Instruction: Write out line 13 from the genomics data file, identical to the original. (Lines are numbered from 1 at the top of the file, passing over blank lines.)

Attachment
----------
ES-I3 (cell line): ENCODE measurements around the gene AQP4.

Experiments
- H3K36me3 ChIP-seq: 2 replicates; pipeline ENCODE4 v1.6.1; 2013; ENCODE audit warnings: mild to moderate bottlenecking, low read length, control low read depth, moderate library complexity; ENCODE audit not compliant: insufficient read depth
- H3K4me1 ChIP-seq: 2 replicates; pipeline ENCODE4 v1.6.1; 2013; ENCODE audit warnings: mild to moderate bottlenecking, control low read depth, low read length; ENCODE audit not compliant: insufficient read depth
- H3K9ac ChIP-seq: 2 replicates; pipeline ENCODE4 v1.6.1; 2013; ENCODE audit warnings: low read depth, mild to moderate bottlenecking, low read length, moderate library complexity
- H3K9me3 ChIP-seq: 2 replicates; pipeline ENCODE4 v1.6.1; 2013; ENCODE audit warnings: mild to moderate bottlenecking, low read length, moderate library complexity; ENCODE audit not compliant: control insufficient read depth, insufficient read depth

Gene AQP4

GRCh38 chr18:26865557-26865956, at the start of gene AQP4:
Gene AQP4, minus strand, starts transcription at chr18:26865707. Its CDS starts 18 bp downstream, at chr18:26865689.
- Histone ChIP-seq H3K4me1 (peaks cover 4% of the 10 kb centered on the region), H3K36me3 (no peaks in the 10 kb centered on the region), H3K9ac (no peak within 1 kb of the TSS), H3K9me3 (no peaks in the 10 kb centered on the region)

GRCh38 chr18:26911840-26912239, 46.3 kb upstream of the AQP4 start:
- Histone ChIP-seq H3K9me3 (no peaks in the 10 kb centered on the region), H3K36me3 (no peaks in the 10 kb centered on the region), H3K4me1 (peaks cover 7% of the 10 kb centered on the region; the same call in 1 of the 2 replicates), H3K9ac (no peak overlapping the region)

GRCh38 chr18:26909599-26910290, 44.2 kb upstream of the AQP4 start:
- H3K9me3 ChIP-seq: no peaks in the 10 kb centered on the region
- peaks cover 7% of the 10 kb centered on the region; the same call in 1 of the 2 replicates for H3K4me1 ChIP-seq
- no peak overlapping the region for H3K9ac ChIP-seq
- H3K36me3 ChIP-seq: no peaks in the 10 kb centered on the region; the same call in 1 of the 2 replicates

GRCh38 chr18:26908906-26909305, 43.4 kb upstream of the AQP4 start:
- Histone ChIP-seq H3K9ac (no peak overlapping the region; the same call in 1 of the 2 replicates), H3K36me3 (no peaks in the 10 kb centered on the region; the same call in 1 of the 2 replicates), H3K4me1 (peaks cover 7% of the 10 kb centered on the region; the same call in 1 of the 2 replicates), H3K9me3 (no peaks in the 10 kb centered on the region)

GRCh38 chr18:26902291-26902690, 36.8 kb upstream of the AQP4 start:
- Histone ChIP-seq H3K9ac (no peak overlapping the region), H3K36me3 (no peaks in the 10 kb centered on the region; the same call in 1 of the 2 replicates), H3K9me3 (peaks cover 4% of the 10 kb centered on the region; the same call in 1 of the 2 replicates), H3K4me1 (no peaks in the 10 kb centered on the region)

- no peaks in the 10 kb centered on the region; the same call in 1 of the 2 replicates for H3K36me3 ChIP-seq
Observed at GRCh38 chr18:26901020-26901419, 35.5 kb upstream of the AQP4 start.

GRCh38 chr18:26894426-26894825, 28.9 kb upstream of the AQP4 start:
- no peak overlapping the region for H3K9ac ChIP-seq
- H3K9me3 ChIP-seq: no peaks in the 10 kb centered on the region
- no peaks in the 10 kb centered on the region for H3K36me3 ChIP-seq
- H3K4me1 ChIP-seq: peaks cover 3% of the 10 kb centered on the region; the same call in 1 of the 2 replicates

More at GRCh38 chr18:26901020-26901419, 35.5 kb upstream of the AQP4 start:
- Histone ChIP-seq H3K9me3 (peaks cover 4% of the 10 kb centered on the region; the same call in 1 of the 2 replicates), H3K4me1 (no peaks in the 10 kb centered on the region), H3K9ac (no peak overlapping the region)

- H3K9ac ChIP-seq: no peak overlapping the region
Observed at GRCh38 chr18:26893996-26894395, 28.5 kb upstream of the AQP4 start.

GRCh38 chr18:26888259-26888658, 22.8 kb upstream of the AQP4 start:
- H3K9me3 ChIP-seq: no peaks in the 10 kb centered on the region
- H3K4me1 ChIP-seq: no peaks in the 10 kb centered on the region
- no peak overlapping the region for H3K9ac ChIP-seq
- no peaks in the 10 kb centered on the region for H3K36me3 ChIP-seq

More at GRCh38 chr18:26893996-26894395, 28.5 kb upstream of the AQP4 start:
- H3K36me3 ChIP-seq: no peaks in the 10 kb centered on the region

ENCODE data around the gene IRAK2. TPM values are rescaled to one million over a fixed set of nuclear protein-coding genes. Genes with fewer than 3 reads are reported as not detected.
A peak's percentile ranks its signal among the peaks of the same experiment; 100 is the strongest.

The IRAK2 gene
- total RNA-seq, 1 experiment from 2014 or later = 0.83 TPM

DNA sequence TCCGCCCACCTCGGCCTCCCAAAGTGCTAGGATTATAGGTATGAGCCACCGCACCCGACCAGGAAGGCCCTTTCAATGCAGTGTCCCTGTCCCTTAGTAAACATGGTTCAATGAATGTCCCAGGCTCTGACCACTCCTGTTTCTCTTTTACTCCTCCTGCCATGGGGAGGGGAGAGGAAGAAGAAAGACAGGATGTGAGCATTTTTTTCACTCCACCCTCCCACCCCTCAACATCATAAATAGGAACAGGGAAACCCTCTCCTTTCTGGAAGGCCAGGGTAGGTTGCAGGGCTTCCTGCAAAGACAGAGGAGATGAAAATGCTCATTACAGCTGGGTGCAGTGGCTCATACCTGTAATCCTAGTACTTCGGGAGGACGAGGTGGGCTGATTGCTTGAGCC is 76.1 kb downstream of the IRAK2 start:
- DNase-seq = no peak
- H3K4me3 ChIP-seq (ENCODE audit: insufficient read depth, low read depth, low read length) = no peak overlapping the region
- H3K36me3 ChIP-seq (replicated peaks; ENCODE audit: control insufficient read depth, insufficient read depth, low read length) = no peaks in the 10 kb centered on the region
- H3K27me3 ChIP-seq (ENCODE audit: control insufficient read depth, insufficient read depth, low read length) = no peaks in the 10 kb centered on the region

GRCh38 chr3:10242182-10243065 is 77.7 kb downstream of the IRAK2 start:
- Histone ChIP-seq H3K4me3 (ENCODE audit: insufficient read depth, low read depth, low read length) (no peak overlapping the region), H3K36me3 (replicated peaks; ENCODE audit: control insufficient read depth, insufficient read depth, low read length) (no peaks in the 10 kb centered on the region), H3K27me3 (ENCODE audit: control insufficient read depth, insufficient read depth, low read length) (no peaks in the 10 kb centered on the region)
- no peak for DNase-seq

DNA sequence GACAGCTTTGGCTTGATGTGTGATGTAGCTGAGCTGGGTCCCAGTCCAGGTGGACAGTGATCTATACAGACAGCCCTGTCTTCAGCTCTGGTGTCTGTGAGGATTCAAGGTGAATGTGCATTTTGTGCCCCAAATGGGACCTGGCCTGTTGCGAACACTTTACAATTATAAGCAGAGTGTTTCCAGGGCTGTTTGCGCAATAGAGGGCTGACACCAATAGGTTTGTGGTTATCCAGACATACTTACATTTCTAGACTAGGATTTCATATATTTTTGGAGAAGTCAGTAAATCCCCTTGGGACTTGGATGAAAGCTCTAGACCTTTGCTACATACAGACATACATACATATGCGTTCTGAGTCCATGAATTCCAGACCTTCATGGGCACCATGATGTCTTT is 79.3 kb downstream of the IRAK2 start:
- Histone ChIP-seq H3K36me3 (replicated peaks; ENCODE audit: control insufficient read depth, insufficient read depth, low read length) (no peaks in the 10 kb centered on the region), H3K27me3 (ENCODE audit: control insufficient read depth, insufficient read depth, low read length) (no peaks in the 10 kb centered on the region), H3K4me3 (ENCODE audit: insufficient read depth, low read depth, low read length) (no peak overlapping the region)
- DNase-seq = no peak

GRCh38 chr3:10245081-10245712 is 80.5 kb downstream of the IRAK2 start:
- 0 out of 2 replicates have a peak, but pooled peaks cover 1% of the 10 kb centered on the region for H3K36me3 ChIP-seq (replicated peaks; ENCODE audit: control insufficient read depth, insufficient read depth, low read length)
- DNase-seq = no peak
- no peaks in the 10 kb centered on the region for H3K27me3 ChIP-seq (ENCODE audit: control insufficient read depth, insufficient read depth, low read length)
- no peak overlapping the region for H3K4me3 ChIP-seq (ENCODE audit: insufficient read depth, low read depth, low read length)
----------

GRCh38 chr18:26909599-26910290, 44.2 kb upstream of the AQP4 start: